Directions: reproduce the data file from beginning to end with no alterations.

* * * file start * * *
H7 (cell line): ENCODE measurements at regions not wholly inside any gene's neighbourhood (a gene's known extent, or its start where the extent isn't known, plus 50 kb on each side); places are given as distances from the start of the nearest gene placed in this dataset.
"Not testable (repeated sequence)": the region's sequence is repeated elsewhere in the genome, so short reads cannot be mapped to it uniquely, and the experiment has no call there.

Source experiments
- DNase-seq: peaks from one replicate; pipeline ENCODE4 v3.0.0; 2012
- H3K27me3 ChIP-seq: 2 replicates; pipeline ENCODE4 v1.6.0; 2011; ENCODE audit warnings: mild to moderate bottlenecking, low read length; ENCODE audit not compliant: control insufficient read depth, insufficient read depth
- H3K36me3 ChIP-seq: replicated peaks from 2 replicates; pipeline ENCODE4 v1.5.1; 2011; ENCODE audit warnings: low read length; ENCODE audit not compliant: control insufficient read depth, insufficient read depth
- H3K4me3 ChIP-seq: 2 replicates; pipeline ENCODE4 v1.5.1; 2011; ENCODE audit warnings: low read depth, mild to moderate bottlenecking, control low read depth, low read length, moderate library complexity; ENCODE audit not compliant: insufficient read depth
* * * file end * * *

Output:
H7 (cell line): ENCODE measurements at regions not wholly inside any gene's neighbourhood (a gene's known extent, or its start where the extent isn't known, plus 50 kb on each side); places are given as distances from the start of the nearest gene placed in this dataset.
"Not testable (repeated sequence)": the region's sequence is repeated elsewhere in the genome, so short reads cannot be mapped to it uniquely, and the experiment has no call there.

Source experiments
- DNase-seq: peaks from one replicate; pipeline ENCODE4 v3.0.0; 2012
- H3K27me3 ChIP-seq: 2 replicates; pipeline ENCODE4 v1.6.0; 2011; ENCODE audit warnings: mild to moderate bottlenecking, low read length; ENCODE audit not compliant: control insufficient read depth, insufficient read depth
- H3K36me3 ChIP-seq: replicated peaks from 2 replicates; pipeline ENCODE4 v1.5.1; 2011; ENCODE audit warnings: low read length; ENCODE audit not compliant: control insufficient read depth, insufficient read depth
- H3K4me3 ChIP-seq: 2 replicates; pipeline ENCODE4 v1.5.1; 2011; ENCODE audit warnings: low read depth, mild to moderate bottlenecking, control low read depth, low read length, moderate library complexity; ENCODE audit not compliant: insufficient read depth